Physical Therapists' adoption of the Lumbopelvic Manipulation Clinical Prediction Rule and Lumbopelvic Manipulation following a multi-component training program




Ortel, Jesse

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Low Back Pain is a common and costly condition in the United States. Unfortunately standard management and treatment of low back pain in our healthcare system, including that provided by physical therapists, is less than optimal. Two relatively new innovations in physical therapy have been widely supported in research as effective at improving low back pain; these innovations are the lumbopelvic manipulation clinical prediction rule (LMCPR) and lumbopelvic manipulation (LM). Despite their proven effectiveness, these innovations have not been widely adopted by physical therapists. Knowing why physical therapists are adopting or not adopting the LMCPR and LM could provide insights that may lead to more targeted and effective training interventions that increase adoption. This mixed methods study followed 10 outpatient orthopedic physical therapists' over a twelve week period to look at their process of adoption of the LMCPR and LM following a multi-component training program on those topics. The results confirmed low adoption rates of the two innovations after prior training, and favorable perceptions and high self-reported adoption rates of both innovations following this study's multi-component training program. Most importantly, looking at the adoption process revealed common facilitating factors related to training design (e.g. post-training support), trainee characteristics (e.g. feeling accountable to try and/or adopt the innovations), and work environment (e.g. attending training with co-workers). The most important adoption barriers were related to trainee characteristics (e.g. use of non-LMCPR criteria (i.e. screening criteria) when making clinical decisions), and work environment factors (e.g. limited use opportunities). Future LMCPR and LM training programs that address the common facilitators and barriers identified in this study, may result in higher levels of adoption into practice.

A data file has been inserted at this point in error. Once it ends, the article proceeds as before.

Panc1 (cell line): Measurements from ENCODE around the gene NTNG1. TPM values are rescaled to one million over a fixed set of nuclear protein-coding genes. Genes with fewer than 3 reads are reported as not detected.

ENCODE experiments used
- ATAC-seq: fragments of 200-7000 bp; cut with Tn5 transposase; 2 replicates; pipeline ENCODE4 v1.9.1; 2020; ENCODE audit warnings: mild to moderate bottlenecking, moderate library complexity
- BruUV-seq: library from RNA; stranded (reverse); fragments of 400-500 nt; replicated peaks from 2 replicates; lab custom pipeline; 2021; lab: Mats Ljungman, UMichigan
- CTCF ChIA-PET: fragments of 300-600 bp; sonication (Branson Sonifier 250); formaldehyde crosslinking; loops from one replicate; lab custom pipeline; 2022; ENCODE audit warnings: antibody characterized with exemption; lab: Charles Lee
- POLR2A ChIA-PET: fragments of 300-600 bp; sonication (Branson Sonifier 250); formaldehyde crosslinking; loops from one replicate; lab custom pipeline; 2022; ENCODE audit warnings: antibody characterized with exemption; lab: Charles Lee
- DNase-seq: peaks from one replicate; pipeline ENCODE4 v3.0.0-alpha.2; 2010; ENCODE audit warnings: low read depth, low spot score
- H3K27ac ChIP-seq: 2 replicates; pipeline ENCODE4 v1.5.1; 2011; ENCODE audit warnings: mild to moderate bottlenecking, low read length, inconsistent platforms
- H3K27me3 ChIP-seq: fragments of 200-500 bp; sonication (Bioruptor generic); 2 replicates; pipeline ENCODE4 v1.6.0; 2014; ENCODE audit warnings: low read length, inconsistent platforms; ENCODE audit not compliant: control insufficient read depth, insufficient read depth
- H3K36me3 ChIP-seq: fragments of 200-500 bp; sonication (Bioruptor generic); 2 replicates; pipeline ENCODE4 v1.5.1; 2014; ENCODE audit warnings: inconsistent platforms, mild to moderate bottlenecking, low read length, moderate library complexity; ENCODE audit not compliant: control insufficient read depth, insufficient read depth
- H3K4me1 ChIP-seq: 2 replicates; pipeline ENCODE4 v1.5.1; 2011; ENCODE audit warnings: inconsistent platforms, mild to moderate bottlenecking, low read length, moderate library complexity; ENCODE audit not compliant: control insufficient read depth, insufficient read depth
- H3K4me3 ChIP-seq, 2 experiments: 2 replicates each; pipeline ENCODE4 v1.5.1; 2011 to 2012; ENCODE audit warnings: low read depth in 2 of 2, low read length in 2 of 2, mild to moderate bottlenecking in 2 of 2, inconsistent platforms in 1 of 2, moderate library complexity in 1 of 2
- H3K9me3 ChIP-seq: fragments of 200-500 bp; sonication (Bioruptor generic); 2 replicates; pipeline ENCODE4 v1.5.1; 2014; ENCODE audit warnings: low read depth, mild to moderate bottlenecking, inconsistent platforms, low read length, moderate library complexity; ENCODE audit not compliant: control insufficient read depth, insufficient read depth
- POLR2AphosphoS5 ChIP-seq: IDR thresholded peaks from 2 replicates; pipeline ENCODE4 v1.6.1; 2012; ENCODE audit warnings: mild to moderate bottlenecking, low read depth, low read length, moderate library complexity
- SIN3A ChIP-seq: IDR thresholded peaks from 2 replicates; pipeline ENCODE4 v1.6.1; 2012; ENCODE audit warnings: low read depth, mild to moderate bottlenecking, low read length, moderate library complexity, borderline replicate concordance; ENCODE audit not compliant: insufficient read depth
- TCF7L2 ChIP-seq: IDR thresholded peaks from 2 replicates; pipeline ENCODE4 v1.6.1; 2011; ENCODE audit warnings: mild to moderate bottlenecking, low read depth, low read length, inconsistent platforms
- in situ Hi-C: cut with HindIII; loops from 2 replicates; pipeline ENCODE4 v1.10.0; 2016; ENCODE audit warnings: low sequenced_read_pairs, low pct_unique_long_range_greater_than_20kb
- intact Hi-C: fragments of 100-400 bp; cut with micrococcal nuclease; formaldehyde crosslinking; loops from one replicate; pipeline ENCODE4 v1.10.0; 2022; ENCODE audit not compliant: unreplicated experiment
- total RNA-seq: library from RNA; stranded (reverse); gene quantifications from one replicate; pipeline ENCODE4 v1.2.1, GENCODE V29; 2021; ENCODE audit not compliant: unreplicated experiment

Education, Physical therapy, Design, Adoption of new skills, Design based research, Lumbopelvic manipulation, Lumbopelvic manipulation clinical prediction rule, Physical therapists training, Training transfer